Forget Horsepower, Toyota Indiana Plant Powered by People

Dedication, eye toward quality and safety results in 4.3 million
vehicles built past 20 years

PRINCETON, Ind.–(BUSINESS WIRE)–Over the past 20 years, Toyota Indiana has built 4.3 million vehicles.
But it isn’t the planning, engineering, problem solving or high-pace of
the assembly line that stands out to Norm Bafunno, the plant’s
president. It’s the people.

“My first day on the job as president, a team member came up to me and
said she would like to talk about a policy the plant had. I thought to
myself, ‘oh boy, what’s coming next.’ As it turns out, it wasn’t
something she wanted changed that would benefit her, but, rather, she
wanted to donate her vacation days to another team member whose son was
sick and in the hospital. In a nutshell, that defines who we are.”

Today, the Princeton, Ind., plant celebrates 20 years of building
vehicles. What started as the original plant to make the Tundra, now
boasts the Sienna minivan, Sequoia full-size SUV and the Highlander and
Highlander Hybrid midsize SUV. In addition to a celebration concert for
team members in August and an open house planned for a later date, two
local non-profit groups received Siennas to mark the anniversary.

These vehicle donations highlight Toyota’s commitment to the future of
mobility—getting more people to more places, on the road and in life.
The Sienna minivans were given to Aurora Inc., an organization dedicated
to preventing and ending homelessness in the community, and the Gibson
County Counsel on Aging, a group that provides transportation to seniors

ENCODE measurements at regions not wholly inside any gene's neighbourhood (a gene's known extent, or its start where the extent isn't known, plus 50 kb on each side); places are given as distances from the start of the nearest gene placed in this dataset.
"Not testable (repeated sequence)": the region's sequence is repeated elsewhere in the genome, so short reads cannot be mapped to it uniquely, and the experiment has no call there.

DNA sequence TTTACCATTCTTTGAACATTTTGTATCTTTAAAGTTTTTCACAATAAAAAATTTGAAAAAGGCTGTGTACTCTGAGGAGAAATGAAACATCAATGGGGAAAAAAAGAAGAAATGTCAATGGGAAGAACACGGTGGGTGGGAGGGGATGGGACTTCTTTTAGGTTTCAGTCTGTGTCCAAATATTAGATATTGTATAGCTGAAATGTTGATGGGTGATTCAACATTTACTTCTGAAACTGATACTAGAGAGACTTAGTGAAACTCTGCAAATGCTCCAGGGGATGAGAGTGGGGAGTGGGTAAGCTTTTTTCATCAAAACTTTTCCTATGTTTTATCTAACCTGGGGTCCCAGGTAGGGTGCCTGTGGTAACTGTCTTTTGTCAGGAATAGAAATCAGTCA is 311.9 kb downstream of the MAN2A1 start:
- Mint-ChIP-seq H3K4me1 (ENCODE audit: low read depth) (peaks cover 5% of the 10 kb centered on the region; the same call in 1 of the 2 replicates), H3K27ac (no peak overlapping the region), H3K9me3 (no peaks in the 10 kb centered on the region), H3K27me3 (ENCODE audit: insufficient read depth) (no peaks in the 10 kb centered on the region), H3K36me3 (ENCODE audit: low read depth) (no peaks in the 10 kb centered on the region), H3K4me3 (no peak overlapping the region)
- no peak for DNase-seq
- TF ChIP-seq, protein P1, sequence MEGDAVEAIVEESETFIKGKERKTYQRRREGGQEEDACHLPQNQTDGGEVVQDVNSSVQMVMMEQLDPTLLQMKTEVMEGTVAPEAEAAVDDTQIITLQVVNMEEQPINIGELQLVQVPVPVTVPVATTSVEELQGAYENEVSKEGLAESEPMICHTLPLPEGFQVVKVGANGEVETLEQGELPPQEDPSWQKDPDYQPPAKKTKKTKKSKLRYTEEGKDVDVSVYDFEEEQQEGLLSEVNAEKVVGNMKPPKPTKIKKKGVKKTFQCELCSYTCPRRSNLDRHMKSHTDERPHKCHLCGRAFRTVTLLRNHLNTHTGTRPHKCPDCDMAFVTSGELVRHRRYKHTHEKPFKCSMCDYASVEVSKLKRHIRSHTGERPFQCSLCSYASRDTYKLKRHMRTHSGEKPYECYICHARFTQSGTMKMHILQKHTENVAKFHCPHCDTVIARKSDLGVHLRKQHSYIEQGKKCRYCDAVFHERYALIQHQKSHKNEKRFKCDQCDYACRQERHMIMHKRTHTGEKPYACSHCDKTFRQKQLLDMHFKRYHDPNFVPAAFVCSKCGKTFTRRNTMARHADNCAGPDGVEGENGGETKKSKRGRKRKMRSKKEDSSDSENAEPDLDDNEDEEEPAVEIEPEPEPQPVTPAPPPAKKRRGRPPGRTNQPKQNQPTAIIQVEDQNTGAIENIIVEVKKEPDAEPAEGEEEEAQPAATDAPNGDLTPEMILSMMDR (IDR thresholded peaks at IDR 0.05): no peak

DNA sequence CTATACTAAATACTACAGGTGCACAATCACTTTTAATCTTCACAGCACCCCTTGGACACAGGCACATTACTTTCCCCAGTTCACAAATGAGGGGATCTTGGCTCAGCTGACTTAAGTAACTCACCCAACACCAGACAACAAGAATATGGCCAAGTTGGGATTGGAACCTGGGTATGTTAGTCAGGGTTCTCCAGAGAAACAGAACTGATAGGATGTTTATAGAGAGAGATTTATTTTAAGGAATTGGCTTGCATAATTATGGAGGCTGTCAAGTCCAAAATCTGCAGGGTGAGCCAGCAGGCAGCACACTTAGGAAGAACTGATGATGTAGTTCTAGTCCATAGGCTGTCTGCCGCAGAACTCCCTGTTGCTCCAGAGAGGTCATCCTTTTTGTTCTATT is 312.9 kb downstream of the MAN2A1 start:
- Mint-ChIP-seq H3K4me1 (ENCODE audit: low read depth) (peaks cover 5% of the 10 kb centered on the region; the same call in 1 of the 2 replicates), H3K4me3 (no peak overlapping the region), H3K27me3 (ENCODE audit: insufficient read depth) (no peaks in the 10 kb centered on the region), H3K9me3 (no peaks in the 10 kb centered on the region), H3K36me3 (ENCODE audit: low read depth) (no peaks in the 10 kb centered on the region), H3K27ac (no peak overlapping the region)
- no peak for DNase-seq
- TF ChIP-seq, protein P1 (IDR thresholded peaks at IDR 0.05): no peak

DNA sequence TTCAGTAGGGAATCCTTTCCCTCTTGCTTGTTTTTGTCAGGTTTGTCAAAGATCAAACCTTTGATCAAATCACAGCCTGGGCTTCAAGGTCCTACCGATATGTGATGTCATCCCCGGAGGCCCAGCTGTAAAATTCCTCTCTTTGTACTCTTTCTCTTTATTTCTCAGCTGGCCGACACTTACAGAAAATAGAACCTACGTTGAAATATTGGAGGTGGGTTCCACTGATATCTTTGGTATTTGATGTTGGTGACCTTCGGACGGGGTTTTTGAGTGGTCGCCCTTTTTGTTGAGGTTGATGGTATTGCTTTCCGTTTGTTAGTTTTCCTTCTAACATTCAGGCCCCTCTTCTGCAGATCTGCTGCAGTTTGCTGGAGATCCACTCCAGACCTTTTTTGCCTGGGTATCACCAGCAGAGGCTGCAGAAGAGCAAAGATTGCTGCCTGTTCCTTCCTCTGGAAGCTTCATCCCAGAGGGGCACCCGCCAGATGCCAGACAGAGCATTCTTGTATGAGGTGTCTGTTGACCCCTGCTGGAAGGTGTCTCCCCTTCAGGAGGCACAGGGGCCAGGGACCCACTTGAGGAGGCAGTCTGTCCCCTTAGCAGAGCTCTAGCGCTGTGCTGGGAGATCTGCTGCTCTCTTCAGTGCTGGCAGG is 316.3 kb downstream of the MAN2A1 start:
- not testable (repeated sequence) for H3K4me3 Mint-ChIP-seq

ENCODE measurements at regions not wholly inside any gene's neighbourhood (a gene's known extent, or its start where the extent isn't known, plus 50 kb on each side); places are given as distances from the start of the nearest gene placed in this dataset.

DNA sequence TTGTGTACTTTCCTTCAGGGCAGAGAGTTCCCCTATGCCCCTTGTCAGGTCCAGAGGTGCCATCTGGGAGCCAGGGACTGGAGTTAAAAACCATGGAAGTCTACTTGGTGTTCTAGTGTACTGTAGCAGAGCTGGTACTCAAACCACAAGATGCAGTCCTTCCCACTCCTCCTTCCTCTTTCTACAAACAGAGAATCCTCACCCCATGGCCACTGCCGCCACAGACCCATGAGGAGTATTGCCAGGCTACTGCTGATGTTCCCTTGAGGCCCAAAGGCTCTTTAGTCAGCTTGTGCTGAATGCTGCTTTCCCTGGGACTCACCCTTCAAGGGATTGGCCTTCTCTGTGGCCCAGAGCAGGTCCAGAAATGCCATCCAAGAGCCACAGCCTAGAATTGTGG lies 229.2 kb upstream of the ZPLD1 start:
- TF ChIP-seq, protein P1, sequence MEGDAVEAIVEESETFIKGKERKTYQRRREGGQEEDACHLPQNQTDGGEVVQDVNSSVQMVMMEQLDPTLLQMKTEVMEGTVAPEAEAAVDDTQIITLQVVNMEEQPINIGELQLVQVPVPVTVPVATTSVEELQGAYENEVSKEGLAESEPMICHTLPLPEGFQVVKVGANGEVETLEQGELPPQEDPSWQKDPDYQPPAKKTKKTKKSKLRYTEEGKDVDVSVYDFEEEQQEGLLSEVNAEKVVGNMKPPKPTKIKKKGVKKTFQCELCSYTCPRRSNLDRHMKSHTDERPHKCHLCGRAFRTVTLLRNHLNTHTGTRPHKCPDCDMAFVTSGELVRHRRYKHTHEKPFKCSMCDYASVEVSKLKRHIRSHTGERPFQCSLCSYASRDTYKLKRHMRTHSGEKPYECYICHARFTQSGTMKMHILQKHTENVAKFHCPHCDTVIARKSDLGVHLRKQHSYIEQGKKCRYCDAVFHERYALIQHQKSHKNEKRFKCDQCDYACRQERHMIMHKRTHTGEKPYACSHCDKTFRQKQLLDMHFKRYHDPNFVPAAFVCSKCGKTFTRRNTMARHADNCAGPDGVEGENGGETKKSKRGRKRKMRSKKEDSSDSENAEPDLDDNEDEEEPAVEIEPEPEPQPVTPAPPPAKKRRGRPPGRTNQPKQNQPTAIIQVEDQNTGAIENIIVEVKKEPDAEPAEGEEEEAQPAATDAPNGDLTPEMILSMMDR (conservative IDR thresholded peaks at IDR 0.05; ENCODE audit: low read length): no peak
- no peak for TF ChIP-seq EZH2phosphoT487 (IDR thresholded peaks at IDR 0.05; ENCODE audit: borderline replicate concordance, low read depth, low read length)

in need.

“This minivan will help us make an impact in the lives of people right
here in Gibson County by keeping them mobile,” said Michelle Fry,
executive director, Gibson County Counsel on Aging. “Our service is the
only way many of our seniors are able to get out to vital places such as
the doctor, pharmacy and grocery store.”

Since groundbreaking for that original Tundra in 1996, the plant and its
5,000 team members have plenty to celebrate:

  • $4.3 billion investment in the operation
  • 24,058 jobs in Indiana (including direct, intermediate and spin-off
  • 29 top vehicle picks by Consumer Reports
  • 11 J.D. Power Initial Quality Awards and 16 J.D. Power Vehicle
    Dependability Awards
  • 265,000 volunteer hours donated by team members and $23 million in
    donations to area groups
  • 3 expansions
  • Exports of vehicles to 27 countries

“From the first Tundra produced to the current vehicle line-up, we are
proud of the accomplishments of the Toyota Indiana team members,” said
Osamu “Simon” Nagata, Executive Vice President and Chief Administrative
Officer of Toyota Motor North America, Inc. “It is clear the plant has a
long and bright future ahead.”

Orvietta Shannon joined Toyota before the plant opened as a human
resources specialist. It was through this role that she helped hire the
original team and says it was, and still is, like a family. Twenty years
later, Shannon works in Diversity and Inclusion and says TMMI’s first
class team is always thinking about how to improve the product.

“It really comes down to our culture,” Shannon said. “Our team members
have a special pride in their work and you see it in everything they do.
We talk about continuous improvement, and you see them constantly going